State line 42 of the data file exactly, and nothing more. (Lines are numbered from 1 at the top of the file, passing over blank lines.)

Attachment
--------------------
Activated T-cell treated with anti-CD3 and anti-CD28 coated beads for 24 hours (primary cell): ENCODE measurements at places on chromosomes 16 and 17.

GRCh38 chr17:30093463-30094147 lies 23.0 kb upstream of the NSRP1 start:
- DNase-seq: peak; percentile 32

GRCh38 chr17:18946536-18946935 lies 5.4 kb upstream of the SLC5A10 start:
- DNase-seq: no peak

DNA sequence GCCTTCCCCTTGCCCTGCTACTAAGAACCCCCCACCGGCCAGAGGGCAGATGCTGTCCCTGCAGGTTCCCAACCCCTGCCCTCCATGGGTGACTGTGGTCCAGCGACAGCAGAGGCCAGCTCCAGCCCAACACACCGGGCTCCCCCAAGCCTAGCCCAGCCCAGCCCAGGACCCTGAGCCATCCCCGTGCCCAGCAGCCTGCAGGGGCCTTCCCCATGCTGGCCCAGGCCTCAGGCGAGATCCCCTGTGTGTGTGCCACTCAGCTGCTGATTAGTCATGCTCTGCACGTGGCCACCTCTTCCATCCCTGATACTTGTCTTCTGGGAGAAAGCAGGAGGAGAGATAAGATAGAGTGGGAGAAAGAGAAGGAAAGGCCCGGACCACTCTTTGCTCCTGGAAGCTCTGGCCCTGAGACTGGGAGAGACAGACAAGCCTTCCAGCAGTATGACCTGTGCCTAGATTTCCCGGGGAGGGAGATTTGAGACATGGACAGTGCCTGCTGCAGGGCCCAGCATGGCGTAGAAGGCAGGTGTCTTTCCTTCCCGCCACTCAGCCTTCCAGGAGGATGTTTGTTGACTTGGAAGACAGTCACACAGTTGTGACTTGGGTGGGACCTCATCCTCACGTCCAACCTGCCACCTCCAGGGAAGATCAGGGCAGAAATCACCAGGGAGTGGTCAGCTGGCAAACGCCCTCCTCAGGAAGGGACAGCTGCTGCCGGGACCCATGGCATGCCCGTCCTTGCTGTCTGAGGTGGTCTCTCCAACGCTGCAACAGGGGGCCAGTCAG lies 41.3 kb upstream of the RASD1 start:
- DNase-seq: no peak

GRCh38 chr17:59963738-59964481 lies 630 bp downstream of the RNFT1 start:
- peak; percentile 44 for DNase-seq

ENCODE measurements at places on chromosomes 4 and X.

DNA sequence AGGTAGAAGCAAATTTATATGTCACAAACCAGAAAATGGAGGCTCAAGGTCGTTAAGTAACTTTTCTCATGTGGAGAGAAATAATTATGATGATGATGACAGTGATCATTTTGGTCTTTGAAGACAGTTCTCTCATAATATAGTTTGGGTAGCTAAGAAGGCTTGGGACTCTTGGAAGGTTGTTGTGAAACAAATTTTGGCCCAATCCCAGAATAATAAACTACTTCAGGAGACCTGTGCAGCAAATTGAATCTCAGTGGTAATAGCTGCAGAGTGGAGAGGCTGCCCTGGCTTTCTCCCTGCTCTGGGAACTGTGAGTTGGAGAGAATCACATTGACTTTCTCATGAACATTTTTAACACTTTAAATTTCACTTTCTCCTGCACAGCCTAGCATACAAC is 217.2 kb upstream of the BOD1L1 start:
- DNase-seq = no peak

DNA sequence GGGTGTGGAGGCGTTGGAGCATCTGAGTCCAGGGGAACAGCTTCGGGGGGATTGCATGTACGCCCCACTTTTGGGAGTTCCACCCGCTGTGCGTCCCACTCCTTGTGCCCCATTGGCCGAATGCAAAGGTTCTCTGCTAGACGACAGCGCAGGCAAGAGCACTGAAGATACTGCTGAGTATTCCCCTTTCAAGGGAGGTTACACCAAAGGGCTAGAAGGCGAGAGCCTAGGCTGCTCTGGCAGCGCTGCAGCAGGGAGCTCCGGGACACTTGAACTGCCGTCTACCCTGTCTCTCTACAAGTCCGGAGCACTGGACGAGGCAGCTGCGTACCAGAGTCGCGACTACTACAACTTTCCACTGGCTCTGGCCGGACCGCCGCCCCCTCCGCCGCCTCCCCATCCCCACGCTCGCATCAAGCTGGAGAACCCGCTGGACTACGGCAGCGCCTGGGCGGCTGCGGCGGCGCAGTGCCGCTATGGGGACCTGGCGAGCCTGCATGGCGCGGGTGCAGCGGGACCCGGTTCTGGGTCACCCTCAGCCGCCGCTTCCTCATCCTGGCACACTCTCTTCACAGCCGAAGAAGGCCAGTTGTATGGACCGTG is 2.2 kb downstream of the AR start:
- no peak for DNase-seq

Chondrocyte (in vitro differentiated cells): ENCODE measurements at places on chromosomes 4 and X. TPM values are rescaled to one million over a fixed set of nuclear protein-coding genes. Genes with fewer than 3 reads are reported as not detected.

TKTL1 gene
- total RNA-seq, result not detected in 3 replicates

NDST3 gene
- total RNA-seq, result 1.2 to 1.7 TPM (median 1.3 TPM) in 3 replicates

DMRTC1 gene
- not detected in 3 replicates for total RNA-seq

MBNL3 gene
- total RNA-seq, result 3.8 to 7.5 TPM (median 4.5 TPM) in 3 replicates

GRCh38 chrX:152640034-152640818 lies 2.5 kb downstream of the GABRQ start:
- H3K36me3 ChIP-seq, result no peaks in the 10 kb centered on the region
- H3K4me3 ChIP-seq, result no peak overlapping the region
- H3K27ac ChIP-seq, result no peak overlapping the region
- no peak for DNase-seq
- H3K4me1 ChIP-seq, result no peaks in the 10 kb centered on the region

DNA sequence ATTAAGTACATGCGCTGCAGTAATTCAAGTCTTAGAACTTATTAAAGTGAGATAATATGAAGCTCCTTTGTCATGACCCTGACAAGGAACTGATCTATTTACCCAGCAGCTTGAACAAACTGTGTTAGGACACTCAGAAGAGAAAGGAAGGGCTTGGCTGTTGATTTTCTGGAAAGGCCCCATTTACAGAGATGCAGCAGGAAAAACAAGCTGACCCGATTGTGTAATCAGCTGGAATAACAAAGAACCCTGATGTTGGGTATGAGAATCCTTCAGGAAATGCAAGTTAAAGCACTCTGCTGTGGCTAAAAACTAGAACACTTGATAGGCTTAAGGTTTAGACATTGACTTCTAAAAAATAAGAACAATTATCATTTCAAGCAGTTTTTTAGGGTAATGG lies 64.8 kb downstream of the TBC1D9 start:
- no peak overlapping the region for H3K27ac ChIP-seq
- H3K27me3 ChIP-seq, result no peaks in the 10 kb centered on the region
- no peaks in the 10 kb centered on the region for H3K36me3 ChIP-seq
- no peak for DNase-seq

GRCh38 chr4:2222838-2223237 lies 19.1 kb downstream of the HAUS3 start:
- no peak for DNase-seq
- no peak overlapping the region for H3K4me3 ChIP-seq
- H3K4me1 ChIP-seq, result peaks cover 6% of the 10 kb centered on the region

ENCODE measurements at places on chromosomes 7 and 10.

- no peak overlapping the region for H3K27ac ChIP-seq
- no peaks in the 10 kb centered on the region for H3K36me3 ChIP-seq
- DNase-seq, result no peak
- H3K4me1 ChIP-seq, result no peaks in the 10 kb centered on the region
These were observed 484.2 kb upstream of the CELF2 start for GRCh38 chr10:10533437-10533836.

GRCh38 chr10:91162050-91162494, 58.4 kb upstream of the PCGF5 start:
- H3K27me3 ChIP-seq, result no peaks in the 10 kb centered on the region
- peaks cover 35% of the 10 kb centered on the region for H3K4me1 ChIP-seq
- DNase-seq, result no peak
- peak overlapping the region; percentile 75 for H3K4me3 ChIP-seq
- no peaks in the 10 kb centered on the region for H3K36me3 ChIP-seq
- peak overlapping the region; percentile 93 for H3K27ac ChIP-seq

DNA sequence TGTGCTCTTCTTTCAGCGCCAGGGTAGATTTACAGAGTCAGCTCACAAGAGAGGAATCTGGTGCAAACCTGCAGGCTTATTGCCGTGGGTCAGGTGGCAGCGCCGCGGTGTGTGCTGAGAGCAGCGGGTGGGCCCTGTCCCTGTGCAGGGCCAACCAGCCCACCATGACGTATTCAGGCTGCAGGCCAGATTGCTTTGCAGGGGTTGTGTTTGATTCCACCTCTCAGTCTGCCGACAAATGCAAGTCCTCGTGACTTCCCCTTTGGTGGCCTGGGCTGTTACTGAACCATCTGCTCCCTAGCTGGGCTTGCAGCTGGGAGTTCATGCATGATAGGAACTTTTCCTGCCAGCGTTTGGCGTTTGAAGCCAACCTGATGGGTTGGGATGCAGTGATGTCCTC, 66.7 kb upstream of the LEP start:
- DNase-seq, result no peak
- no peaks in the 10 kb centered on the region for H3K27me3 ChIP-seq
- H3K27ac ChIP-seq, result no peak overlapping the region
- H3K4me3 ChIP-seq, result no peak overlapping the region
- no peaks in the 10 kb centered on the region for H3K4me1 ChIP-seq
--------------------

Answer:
- DNase-seq, result no peak